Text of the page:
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Thao Nguyen's picture

It’s not hard to understand why the recent announcement that 2.5 million young adults have gained coverage through the Affordable Care Act is a big deal (this large gain is due to a provision in the law that went into effect on September 23, 2010 and allows adult children without access to job-based coverage the ability to enroll as a dependent on a parent’s plan). Let’s start with the fact that historically, young adults are one of the largest populations of uninsured in this country.

Also, because as cliché as it sounds, our youth is our future (I told you it was cheesy and cliché). They are our future entrepreneurs, artists, and underpaid (but very satisfied) non-profit employees working to make this country, this world, a better place. I know because I’m a proud member of this idealistic club.

Right after college, I got a job with a small non-profit that was lucky it could provide me with a computer, forget about health insurance. As someone who grew up with a mother who worked two jobs because our family needed health coverage (running her small business and a part-time job at a local store in order to assure our family had health insurance) I knew that benefits were no small luxury. But I didn’t like my choices: quit the job I loved and find something that included health benefits or cross my fingers and hope nothing went wrong with my health.

So as a young person, I went with the not medically recommended route of crossing my fingers. I skipped needed health visits altogether. Bad cold? More orange juice. Odd pain in my side? Walk it off. The only time I ever saw a doctor was a yearly trip to Planned Parenthood to receive my annual exam. I had to save for months before I was able to afford a plan with health insurance plan I found online – and to be honest, I couldn’t even afford the deductible (we’ll save the fact that I was paying more for this individual health insurance plan simply because I was a woman for another blog post).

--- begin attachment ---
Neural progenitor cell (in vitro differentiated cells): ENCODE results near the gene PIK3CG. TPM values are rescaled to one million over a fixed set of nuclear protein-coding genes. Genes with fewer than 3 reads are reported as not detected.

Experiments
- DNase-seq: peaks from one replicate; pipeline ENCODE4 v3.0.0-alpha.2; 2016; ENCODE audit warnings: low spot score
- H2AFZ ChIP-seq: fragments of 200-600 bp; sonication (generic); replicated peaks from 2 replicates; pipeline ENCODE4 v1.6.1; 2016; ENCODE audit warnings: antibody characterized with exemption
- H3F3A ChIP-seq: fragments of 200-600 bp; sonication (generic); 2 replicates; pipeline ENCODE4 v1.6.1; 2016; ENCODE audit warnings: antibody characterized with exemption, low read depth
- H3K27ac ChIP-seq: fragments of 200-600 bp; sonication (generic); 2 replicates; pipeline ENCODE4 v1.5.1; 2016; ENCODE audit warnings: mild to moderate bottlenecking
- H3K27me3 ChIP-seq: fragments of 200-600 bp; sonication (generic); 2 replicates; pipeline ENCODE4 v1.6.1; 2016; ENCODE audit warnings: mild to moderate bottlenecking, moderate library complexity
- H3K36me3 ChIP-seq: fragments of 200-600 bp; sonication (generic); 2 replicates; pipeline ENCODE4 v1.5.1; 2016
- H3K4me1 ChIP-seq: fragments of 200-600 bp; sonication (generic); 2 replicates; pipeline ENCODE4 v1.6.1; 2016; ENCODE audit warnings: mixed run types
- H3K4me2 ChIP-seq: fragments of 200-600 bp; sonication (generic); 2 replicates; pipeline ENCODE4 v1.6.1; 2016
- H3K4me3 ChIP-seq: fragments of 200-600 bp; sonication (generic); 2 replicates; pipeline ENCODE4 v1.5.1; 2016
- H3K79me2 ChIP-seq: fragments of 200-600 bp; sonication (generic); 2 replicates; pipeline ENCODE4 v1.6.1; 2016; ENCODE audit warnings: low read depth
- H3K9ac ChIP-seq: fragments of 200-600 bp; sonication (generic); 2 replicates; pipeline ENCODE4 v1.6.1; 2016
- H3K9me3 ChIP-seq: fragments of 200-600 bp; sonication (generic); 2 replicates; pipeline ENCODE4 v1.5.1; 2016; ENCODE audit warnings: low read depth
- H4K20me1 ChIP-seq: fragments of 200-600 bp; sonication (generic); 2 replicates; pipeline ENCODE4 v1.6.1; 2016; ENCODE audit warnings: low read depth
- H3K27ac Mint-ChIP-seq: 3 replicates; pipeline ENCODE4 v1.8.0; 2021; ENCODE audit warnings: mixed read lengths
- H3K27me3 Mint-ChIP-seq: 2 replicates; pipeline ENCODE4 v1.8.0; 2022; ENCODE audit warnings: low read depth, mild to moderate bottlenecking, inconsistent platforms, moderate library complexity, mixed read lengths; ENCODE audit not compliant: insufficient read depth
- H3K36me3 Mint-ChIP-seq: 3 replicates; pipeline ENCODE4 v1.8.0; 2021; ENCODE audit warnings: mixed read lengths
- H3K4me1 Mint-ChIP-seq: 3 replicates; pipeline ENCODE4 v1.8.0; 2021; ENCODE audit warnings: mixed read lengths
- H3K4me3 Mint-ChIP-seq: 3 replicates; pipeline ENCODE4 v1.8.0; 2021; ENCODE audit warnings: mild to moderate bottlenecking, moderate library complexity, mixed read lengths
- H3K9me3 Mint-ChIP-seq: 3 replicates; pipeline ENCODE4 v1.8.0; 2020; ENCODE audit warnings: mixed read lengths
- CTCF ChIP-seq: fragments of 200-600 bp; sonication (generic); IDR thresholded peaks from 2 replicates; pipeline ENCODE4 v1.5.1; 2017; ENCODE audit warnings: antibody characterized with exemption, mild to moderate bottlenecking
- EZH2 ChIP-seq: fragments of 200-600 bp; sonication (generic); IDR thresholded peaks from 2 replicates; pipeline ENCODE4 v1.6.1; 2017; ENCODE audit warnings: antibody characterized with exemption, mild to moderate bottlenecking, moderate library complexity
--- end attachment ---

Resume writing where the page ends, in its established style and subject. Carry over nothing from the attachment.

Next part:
I’m glad that I can say – thanks to the health care law – stories like mine will soon be ancient history. My baby sister is 23 years old and opted to work for a small non-profit right out of college, like me. Due to our struggling economy, her non-profit decided to forgo all benefits for their staff. The difference is that she, and many of her co-workers who are young, recent graduates, can go on their parents’ health insurance plan as dependents. They can continue to work on their wonderful dream of being very satisfied (underpaid) non-profit employees working for a better country, a better world without having to compromise their health and their peace of mind. All this thanks to one of the provisions in the health care law.

Cross-post from WomenStake

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